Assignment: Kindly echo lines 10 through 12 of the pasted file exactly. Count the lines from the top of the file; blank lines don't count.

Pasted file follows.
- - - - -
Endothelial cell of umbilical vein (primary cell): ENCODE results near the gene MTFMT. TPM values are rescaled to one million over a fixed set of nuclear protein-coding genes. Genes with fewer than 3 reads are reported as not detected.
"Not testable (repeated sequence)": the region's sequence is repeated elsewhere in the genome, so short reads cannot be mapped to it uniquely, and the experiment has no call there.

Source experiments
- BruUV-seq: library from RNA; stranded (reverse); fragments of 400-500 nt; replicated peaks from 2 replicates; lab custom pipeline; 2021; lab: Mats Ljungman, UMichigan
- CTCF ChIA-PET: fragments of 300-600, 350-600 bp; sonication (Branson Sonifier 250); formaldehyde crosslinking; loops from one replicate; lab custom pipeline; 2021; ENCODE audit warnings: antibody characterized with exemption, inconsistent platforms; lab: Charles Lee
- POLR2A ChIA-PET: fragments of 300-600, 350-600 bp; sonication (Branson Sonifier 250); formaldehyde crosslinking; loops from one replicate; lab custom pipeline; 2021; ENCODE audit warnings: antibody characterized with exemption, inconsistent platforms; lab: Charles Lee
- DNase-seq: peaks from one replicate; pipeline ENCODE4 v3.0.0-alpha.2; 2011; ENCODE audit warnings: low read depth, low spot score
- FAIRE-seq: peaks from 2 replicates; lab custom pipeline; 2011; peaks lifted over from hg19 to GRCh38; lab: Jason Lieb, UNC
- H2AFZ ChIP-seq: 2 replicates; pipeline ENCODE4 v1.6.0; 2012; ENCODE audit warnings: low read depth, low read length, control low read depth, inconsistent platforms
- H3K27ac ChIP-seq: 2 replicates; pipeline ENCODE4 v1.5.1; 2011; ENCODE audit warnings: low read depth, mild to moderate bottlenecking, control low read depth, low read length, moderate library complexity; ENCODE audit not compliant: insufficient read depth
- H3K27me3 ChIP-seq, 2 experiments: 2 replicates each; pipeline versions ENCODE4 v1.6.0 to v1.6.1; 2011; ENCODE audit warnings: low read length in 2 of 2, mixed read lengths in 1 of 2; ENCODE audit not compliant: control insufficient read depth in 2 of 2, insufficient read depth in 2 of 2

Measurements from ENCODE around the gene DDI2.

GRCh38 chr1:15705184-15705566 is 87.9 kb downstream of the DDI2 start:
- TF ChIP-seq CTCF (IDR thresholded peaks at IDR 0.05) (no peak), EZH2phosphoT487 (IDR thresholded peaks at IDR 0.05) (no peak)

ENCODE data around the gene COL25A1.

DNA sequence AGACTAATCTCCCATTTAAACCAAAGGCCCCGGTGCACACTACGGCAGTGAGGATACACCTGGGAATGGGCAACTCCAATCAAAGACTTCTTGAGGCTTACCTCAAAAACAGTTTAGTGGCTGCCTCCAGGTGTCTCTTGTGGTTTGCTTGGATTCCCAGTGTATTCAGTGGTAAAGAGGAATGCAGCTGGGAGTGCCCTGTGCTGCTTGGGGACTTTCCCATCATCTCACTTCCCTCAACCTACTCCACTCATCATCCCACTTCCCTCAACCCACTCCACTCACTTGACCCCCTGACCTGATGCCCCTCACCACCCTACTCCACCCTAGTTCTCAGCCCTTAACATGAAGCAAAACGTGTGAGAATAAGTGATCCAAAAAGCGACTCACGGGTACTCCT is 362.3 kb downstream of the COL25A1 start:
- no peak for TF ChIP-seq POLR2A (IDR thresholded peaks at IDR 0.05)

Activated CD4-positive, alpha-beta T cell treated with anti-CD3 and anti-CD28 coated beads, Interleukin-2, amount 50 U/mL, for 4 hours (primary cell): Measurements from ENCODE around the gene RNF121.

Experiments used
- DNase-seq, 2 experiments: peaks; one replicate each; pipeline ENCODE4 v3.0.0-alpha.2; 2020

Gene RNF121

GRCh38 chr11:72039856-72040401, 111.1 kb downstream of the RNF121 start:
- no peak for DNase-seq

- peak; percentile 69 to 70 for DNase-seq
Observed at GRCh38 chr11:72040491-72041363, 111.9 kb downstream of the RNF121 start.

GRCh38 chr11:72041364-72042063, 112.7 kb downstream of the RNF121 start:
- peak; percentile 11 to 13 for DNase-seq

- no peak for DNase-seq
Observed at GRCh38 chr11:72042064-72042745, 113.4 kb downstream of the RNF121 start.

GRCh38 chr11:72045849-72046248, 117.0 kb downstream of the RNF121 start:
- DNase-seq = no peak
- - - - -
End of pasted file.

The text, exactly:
- H3K27ac ChIP-seq: 2 replicates; pipeline ENCODE4 v1.5.1; 2011; ENCODE audit warnings: low read depth, mild to moderate bottlenecking, control low read depth, low read length, moderate library complexity; ENCODE audit not compliant: insufficient read depth
- H3K27me3 ChIP-seq, 2 experiments: 2 replicates each; pipeline versions ENCODE4 v1.6.0 to v1.6.1; 2011; ENCODE audit warnings: low read length in 2 of 2, mixed read lengths in 1 of 2; ENCODE audit not compliant: control insufficient read depth in 2 of 2, insufficient read depth in 2 of 2

Measurements from ENCODE around the gene DDI2.